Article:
Basics of Tree Pruning The best way to learn how to prune fruit trees is to know first and foremost how fruit trees grow. Your fruit tree is basically made up of two parts. Grafting is one of the most common ways in which fruit trees are grown. It is common to find fruit trees having their top part taken from a good fruit bearing tree, while the lower part with its roots come from trees that don’t bear fruit well. Experts turn to grafting in order to produce more trees of good quality. What is important is to have a healthy tree to prune properly for it to bear more fruit.
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Oftentimes, if you order by mail, you get a bare rooted tree. The first thing you should do is to trim the its roots. Some trees are planted in pots and need no cutbacks when you transplant them. But trees that have been dug up have obviously seen some damage on its roots and needs to be cutback.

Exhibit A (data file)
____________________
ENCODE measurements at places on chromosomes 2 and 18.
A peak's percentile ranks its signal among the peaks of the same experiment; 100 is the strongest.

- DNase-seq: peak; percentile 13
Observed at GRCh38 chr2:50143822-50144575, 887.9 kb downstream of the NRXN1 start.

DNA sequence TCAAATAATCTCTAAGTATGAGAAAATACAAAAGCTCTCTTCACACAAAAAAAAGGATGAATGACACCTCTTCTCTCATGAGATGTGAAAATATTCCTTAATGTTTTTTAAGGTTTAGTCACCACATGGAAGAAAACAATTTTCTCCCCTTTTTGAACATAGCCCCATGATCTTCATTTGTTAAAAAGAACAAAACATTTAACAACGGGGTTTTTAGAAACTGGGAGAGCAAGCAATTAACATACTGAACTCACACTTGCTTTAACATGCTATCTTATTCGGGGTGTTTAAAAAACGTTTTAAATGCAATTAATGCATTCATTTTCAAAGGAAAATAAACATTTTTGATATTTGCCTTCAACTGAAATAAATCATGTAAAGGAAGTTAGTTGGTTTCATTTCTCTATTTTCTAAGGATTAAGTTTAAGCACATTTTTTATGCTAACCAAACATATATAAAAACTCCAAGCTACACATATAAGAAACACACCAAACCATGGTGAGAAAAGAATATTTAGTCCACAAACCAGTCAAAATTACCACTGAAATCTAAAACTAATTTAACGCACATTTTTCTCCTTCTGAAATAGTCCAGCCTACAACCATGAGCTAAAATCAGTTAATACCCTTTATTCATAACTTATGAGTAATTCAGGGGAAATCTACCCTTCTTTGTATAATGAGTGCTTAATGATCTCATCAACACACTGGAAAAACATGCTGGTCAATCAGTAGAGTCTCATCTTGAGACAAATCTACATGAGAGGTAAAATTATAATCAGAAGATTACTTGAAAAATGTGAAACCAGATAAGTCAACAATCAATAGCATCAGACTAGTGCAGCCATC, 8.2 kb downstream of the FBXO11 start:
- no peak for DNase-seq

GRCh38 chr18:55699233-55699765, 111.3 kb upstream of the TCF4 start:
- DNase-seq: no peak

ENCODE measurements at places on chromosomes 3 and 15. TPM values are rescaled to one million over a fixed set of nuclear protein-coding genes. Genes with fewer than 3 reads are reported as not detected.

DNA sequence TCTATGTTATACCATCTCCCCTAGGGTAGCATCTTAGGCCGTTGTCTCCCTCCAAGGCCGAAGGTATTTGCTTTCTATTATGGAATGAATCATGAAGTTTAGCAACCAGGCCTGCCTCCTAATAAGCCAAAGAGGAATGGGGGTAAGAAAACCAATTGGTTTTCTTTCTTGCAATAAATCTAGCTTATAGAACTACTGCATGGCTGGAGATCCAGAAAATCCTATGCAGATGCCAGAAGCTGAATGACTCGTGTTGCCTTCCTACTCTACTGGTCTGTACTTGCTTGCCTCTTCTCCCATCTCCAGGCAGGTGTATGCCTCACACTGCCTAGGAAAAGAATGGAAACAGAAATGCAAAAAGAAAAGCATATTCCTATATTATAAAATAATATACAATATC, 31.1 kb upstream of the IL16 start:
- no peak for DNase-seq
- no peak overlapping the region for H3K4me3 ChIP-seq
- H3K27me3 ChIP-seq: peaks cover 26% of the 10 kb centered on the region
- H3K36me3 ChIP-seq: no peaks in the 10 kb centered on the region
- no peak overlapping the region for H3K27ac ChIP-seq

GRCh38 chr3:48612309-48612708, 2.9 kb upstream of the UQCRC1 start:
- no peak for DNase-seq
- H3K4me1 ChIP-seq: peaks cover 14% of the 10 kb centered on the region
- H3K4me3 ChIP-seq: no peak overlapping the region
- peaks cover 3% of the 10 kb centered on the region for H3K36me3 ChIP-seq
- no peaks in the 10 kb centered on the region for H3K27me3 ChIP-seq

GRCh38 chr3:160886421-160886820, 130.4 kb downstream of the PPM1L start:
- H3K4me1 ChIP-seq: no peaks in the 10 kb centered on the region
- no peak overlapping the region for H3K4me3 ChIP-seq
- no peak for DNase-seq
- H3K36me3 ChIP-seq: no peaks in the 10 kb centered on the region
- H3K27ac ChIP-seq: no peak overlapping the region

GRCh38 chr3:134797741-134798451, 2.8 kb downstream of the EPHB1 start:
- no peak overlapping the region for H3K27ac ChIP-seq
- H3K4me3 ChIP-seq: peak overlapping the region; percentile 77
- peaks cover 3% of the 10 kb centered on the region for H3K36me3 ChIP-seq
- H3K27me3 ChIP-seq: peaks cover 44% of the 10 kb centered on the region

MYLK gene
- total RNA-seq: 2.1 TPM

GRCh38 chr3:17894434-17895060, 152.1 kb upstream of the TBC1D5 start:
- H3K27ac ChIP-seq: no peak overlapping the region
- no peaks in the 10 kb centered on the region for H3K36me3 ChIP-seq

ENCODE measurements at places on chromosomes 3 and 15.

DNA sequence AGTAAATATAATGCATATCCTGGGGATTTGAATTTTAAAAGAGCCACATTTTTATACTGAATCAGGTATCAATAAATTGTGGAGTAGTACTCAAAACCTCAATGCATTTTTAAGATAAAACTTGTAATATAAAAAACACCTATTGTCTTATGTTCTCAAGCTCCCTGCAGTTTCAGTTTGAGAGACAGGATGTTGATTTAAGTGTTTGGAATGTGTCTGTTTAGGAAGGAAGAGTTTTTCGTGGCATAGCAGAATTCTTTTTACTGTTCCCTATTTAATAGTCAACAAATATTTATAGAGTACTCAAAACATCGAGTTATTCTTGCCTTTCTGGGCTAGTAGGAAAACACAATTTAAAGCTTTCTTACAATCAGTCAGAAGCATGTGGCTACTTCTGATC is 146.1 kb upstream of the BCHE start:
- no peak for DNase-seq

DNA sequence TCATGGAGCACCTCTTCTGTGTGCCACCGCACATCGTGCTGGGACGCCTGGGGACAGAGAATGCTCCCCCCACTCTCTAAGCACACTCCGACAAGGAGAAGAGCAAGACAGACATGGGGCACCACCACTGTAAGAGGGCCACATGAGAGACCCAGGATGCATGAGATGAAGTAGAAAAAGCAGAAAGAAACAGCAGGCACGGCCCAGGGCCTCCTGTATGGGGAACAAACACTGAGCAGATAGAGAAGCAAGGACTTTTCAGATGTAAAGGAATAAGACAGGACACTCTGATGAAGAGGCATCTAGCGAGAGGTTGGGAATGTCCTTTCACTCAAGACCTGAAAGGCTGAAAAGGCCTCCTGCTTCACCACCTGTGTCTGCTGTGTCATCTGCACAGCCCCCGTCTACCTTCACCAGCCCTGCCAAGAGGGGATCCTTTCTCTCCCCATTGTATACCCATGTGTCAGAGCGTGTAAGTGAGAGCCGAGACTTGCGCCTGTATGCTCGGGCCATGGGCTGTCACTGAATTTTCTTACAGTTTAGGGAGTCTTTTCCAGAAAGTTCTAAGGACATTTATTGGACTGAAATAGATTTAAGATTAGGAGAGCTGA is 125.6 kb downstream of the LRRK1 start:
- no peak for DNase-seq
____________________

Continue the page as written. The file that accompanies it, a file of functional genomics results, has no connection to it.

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It depends on the instructions you get whether to prune the tree or not after you have received it. Look for broken or jagged edged roots and cut them off. This helps them heal evenly. Make the surface of the roots equal by cutting part of the top. A fruit tree with no side branches needs to be cutback by a third of its height. A six foot tree should be cut by at least two feet from the top. The cut should be done above the bud, and in a slanted way. Trim all branches that look withered, dead or broken, or too near the ground. After you cut the top by a third, you also need to cut every strong branch by a third. Look for the bud and cut the branches on its outer side in order for the new branches to grow outwardly and not toward the tree trunk. New trees need the special care described above. Soaking bare rooted trees for several hours when they arrive is crucial. The quality of your soil and the right depth of the ground is also worth taking note of. There are things you can do to your tree, like snipping and pinching, to save you the trouble later. Trimming and snipping buds helps the tree to mature into more productive tree when it becomes mature. Pruning done during the first year help shape the tree. The fruit your tree produces at this time ripens better. It is true however that some trees are harder to shape than others. You need not call the professionals once you master the art and science of tree pruning.